Island of stones

All I knew about Menorca was that this place existed. Somewhere. All the more surprising is the encounter with an island where at first they don’t want to let me go ashore.

Thursday evening, shortly before five. After the crossing from Mallorca, I radio Ciutadella’s marinas. I am met with sheer horror. At 11.99 metres, my ship is too long for our port, says Ports IB. You have to show a Coronatest, says Club Nautico, we haven’t received a tourist ship for weeks. Finally, because it’s probably closing time at five o’clock, they send me to anchor in Cala Degollador, a narrow bay next to the harbour.

There, the wind freshens the next morning and shifts crosswise. Reykja approaches the side rocks close enough to touch. Panically I haul in the stern and bow anchors, escape the trap, drift in increasingly choppy seas and make one last desperate attempt over the radio. And surprise, surprise: this time Ports IB speaks good English. At first the official scolds me that Corona times are not ment to be the time for tourism. When I suggest I could sail back to Mallorca, he lets me land. There’s no more talk of a PCR test, I’ve been on the neighbouring island for months, and Reykja’s length is suddenly fully suitable for the marina.

Ciutadella harbour
Ciutadella harbour is one long Cala. At times it gets flooded by a meteorological tsunami

Under stones

A clear feeling: this is the right place for me. It sets in after a few steps in the harbour of Ciutadella and will not leave me again for the following weeks. If Mallorca was a huge, pulsating urban centre for long stretches, Menorca is the full province. Stylish province in Ciutadella: palaces, a Gothic cathedral, two huge squares, old houses, narrow streets. Then, outside the city, lush green, hilly and very stony. Mortarless walls criss-cross endless pastures with cows. A piece of England in the middle of Spain.

For me, Menorca is the island of stones, limestones to be precise. Only two capes, which I later round, are spectacularly made of red slate. The Roman army already employed local Menorcans who could sling stones so effectively. And their ancestors built an entire culture out of stones. For them, the hour of my mountain folding bike has come: around seventy sites of the Talyot megalithic culture on Menorca are known. A journey of discovery begins.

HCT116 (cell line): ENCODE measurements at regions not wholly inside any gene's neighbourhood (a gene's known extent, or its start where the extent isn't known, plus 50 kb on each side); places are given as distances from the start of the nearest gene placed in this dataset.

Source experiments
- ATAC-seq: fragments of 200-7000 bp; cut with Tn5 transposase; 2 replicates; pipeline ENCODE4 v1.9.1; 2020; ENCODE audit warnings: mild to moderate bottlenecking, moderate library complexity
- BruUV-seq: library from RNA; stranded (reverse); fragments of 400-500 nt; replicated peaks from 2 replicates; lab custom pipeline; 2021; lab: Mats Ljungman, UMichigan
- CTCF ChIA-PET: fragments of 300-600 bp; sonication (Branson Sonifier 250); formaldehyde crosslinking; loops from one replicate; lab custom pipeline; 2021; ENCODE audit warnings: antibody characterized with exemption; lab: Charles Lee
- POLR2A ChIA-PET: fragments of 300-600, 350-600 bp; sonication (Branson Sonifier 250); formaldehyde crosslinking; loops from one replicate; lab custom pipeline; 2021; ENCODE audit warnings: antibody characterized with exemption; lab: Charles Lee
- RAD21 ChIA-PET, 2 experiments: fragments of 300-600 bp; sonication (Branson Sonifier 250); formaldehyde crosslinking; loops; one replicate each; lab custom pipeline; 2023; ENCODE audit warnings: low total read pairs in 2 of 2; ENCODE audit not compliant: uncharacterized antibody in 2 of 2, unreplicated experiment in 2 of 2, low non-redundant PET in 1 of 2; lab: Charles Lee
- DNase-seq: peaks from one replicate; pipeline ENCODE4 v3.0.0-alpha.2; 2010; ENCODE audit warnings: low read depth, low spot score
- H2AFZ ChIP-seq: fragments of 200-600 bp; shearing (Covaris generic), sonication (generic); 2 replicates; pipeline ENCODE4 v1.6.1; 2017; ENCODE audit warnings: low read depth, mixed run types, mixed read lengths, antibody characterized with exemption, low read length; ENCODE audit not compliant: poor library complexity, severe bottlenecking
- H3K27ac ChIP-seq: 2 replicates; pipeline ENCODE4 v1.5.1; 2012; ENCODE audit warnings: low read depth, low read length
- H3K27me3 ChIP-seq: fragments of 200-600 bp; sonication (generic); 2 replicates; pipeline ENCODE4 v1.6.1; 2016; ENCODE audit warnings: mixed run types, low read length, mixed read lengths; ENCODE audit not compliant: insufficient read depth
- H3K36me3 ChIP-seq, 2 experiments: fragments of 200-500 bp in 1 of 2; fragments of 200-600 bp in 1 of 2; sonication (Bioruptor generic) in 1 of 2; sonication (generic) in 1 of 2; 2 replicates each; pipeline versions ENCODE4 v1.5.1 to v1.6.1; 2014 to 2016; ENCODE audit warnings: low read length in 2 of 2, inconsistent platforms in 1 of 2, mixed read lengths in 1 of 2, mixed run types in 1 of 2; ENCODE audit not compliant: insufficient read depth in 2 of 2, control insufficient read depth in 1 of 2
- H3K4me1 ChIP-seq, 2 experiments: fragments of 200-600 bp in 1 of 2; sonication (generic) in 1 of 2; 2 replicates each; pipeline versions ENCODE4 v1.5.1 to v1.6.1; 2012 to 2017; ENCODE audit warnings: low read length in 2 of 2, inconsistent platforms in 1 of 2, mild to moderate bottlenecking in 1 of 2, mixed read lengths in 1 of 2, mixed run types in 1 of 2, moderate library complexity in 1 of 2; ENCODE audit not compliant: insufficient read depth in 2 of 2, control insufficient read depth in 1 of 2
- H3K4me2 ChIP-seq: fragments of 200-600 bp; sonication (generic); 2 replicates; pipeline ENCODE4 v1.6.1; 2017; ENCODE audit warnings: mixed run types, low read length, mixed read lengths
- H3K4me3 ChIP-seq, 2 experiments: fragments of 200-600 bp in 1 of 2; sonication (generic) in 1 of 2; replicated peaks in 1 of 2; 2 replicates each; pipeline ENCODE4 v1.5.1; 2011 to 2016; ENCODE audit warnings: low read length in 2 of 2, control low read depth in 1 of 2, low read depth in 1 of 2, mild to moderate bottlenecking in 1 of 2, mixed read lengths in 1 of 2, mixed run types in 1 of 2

No two sites are alike. Torretrencada: I am amazed at the round ground plans of the stone houses. Everything seems harmonious. Why do our cities consist of corners and edges? Son Catlar: An intact protective wall full of military secrets. There are extra thin places to escape, or to spy on the besieger at night. At the entrance, the wall curves inwards so that it can be shot at from the side by watchtowers. Torrellafuda: A taula under olive trees, standing menhirs as heavy as murder, which no one would lift voluntarily today. Can I understand why people did this three thousand years ago? Today’s place has changed. The olive grove did not exist then. The stones were removed and moved by farmers for centuries for their own building projects. Nothing is as it was. And yet: something is there.

At anchor

On the north coast, I anchor at fabulously beautiful beaches, Cala des Algayerens, for example, and in the inlet of Cala Fornells. I can safely weather a day of strong winds with gusts of around 8 Bf on a long chain. The Cala de Addaya praised in the Pilot Guide, on the other hand, seems much too narrow for anchoring in strong easterly winds. Isla Colom in the east offers good protection, but it gets rocky there when the swell comes from the north.

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